We’re tardy in noticing this, but it’s too colorful to omit: in the settlement of what we called the “no-blush, high-gloss, invisible-foundation antitrust class action” against cosmetics makers over pricing (see Jan. 14 and Mar. 14, 2005, and earlier links) the fee phase continued to generate showy highlights:
A bitter legal brawl over attorneys’ fees has erupted in a national cosmetics pricing class action lawsuit, with feuding camps of plaintiffs’ lawyers slinging allegations of flagrant billing abuses and extortion.
Among the alleged abuses were bills of $195 an hour for work by paralegals who were paid just $30, claims that attorneys and paralegals worked 24-hour or even 72-hour days, and charges of $90 an hour or more for cleaning desks and filing….
According to records filed with the federal court, individuals at one legal group representing the class, the Law Offices of John Burris in Oakland, billed as much as 72 hours in a single day for document review and, in dozens of instances, billed for 24-hour days.
One of the lead attorneys on the case, Francis Scarpulla of San Francisco, requested fees of $195 an hour for a contract paralegal who was actually paid $30 an hour, the objecting lawyers asserted. The paralegal’s actual rate was redacted from most invoices turned over in the case, but was included, perhaps inadvertently, in a couple of spots.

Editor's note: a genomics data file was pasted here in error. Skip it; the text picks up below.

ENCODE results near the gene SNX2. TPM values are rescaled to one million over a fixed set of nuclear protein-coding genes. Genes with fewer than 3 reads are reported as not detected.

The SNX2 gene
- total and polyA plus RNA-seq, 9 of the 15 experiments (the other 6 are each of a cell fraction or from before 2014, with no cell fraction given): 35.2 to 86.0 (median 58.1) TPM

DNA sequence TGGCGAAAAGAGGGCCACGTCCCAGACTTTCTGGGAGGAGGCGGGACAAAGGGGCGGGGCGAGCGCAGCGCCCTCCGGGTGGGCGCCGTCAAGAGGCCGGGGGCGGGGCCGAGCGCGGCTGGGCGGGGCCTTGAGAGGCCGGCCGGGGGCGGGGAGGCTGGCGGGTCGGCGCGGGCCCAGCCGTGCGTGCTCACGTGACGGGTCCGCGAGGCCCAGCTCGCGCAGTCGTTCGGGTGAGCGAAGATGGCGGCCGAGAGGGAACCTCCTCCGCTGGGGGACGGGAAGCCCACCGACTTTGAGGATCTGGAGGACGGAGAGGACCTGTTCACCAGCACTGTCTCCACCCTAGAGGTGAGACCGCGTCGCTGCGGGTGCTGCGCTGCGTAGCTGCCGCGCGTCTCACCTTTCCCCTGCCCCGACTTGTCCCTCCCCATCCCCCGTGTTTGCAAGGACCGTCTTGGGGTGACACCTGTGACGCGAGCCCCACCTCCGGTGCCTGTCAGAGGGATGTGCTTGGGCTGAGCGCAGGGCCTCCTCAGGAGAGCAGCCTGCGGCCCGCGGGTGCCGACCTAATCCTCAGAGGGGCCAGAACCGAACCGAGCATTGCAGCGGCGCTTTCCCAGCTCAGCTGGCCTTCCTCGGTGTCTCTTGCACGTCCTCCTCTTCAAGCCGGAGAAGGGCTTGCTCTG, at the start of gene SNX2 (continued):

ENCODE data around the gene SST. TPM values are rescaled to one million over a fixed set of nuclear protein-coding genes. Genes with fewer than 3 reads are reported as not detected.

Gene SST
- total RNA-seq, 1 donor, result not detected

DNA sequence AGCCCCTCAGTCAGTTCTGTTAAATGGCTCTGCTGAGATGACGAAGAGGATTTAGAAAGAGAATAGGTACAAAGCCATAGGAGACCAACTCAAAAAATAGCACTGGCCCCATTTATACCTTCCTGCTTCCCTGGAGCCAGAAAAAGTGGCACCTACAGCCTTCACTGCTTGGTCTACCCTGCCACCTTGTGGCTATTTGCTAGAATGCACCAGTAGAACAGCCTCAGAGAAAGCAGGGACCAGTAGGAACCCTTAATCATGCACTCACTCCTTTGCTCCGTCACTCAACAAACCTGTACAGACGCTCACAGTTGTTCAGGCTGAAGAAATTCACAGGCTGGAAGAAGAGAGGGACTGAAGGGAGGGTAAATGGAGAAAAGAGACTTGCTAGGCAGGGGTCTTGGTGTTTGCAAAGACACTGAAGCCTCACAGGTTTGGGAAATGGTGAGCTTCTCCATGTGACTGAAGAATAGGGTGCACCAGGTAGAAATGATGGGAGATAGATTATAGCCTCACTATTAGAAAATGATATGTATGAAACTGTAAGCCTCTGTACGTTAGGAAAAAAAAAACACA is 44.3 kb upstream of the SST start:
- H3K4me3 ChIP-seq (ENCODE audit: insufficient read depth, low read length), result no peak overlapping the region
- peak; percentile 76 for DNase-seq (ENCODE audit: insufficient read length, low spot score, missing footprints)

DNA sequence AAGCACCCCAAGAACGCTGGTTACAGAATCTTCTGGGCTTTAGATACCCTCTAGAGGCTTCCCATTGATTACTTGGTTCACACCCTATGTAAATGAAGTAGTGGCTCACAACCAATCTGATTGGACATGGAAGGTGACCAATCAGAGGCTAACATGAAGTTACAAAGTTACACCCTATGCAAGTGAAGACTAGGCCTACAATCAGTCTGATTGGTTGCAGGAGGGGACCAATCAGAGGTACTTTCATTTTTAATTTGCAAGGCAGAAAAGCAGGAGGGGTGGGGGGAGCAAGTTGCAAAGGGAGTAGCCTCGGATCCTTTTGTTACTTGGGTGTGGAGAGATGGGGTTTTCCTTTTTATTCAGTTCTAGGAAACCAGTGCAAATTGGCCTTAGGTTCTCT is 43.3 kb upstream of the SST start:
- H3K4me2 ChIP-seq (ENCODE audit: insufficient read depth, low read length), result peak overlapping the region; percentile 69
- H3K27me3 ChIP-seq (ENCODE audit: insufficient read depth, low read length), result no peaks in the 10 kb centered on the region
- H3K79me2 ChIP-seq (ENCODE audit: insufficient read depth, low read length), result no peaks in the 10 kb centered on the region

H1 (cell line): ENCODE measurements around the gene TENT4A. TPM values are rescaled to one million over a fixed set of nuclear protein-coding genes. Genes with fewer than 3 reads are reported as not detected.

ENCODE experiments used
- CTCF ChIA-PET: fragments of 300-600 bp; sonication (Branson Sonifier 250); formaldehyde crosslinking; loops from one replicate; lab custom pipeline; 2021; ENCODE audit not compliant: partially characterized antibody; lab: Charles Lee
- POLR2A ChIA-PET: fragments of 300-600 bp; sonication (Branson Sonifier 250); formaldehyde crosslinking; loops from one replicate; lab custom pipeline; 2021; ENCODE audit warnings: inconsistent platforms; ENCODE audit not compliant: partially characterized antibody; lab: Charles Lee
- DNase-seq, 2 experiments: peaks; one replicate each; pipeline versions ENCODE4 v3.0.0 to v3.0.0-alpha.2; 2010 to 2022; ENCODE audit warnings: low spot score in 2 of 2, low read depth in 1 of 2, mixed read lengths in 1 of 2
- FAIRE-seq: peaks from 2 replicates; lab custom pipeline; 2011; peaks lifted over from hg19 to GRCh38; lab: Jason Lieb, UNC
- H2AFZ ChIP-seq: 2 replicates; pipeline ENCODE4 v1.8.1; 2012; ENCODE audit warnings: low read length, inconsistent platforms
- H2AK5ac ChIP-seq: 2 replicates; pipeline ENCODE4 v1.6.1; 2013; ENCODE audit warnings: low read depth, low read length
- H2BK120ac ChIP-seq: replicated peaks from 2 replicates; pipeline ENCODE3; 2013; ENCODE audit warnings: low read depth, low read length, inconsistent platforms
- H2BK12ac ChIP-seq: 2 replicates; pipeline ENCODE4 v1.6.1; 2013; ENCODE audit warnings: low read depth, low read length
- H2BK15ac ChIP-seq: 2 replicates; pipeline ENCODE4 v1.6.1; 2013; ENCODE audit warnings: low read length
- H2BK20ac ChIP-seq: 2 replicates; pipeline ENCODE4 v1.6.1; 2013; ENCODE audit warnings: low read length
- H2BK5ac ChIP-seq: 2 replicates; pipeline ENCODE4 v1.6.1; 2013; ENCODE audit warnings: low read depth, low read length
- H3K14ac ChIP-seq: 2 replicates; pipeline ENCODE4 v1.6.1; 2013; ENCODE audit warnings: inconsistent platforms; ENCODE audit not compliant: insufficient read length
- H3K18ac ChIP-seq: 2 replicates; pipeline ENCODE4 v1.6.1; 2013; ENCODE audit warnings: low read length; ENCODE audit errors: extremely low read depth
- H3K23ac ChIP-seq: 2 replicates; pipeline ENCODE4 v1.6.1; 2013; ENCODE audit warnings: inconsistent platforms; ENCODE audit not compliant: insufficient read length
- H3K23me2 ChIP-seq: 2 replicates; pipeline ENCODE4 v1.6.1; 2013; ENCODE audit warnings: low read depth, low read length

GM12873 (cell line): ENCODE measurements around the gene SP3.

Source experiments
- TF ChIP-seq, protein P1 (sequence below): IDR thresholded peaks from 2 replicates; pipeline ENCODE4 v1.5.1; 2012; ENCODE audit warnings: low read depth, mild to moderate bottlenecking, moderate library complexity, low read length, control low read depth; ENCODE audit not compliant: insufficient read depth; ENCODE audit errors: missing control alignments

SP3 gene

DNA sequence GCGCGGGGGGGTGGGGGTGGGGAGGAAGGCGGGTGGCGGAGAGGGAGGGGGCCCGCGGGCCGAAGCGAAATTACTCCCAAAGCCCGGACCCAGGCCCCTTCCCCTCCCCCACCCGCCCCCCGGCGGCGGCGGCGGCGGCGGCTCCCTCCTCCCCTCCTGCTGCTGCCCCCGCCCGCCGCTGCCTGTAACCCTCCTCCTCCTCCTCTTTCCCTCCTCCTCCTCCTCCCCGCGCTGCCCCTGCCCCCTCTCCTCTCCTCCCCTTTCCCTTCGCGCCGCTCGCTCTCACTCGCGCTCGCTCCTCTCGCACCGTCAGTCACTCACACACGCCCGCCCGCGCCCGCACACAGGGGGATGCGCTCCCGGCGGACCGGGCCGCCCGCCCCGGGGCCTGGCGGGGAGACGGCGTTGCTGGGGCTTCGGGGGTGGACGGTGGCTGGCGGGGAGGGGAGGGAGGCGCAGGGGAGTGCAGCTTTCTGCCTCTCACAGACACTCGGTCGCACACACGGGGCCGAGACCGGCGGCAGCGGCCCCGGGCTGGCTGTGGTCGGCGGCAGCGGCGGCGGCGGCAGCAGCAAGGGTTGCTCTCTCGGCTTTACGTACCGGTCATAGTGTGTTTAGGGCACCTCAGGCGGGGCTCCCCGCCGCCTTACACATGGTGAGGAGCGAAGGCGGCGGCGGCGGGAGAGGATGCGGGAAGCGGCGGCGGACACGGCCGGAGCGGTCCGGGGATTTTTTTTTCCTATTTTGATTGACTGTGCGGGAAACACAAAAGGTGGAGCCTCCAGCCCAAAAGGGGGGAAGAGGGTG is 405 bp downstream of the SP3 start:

Clerks and paralegals at another plaintiffs’ firm involved in the litigation, Lieff, Cabraser, Heimann, and Bernstein, of San Francisco, billed between $90 and $195 an hour for services described as “cleaned up desk,” “cleaned up office,” and “filing.” …
The lawyers accused of overstating their hours and expenses responded by strenuously objecting to Judge Armstrong about the public disclosure of their billing records, which the attorneys said were confidential. Last month, the judge ruled that the records should have been filed under seal and she ordered them stricken from the court’s files….
In a brief interview yesterday, Mr. Scarpulla defended the marked-up charges for paralegal work as “common practice” and said all law firms make similar adjustments. “Otherwise, law firms would go broke,” he said. The lawyer said the claims for 72-hour days stemmed from typographical errors. “It was 7.2 hours and the person typing it moved the decimal point,” he said….
A partner at Lieff Cabraser, William Bernstein, called the allegations against his firm “off the mark.” He said he supervised a paralegal who worked fulltime on the cosmetics project and maintained a depository of millions of pages of documents from the cosmetics and retail industries.
“Given the thousands of hours of time put into these cases, someone can always, I’m sure, find some reason to second-guess the billing practices,” Mr. Bernstein said. “That’s why we think the percentage of recovery method is a better way to pay lawyers.”…